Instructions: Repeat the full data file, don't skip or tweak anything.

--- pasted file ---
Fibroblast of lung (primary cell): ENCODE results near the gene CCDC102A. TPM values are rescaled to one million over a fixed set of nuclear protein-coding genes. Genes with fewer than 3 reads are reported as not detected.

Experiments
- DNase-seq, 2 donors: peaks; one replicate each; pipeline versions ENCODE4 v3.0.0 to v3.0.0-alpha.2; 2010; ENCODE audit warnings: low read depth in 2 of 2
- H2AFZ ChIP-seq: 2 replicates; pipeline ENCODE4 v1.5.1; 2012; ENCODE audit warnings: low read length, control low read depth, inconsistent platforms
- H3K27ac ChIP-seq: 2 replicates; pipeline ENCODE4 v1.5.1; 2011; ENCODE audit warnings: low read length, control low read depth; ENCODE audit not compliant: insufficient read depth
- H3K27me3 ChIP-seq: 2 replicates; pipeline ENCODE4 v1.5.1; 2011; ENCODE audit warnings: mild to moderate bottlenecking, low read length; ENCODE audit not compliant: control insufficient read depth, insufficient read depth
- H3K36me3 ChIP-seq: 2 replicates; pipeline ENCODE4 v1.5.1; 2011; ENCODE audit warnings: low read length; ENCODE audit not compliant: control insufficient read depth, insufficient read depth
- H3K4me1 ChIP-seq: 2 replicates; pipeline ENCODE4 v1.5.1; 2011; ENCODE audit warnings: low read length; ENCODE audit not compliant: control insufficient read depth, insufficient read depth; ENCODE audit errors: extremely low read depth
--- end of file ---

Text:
Fibroblast of lung (primary cell): ENCODE results near the gene CCDC102A. TPM values are rescaled to one million over a fixed set of nuclear protein-coding genes. Genes with fewer than 3 reads are reported as not detected.

Experiments
- DNase-seq, 2 donors: peaks; one replicate each; pipeline versions ENCODE4 v3.0.0 to v3.0.0-alpha.2; 2010; ENCODE audit warnings: low read depth in 2 of 2
- H2AFZ ChIP-seq: 2 replicates; pipeline ENCODE4 v1.5.1; 2012; ENCODE audit warnings: low read length, control low read depth, inconsistent platforms
- H3K27ac ChIP-seq: 2 replicates; pipeline ENCODE4 v1.5.1; 2011; ENCODE audit warnings: low read length, control low read depth; ENCODE audit not compliant: insufficient read depth
- H3K27me3 ChIP-seq: 2 replicates; pipeline ENCODE4 v1.5.1; 2011; ENCODE audit warnings: mild to moderate bottlenecking, low read length; ENCODE audit not compliant: control insufficient read depth, insufficient read depth
- H3K36me3 ChIP-seq: 2 replicates; pipeline ENCODE4 v1.5.1; 2011; ENCODE audit warnings: low read length; ENCODE audit not compliant: control insufficient read depth, insufficient read depth
- H3K4me1 ChIP-seq: 2 replicates; pipeline ENCODE4 v1.5.1; 2011; ENCODE audit warnings: low read length; ENCODE audit not compliant: control insufficient read depth, insufficient read depth; ENCODE audit errors: extremely low read depth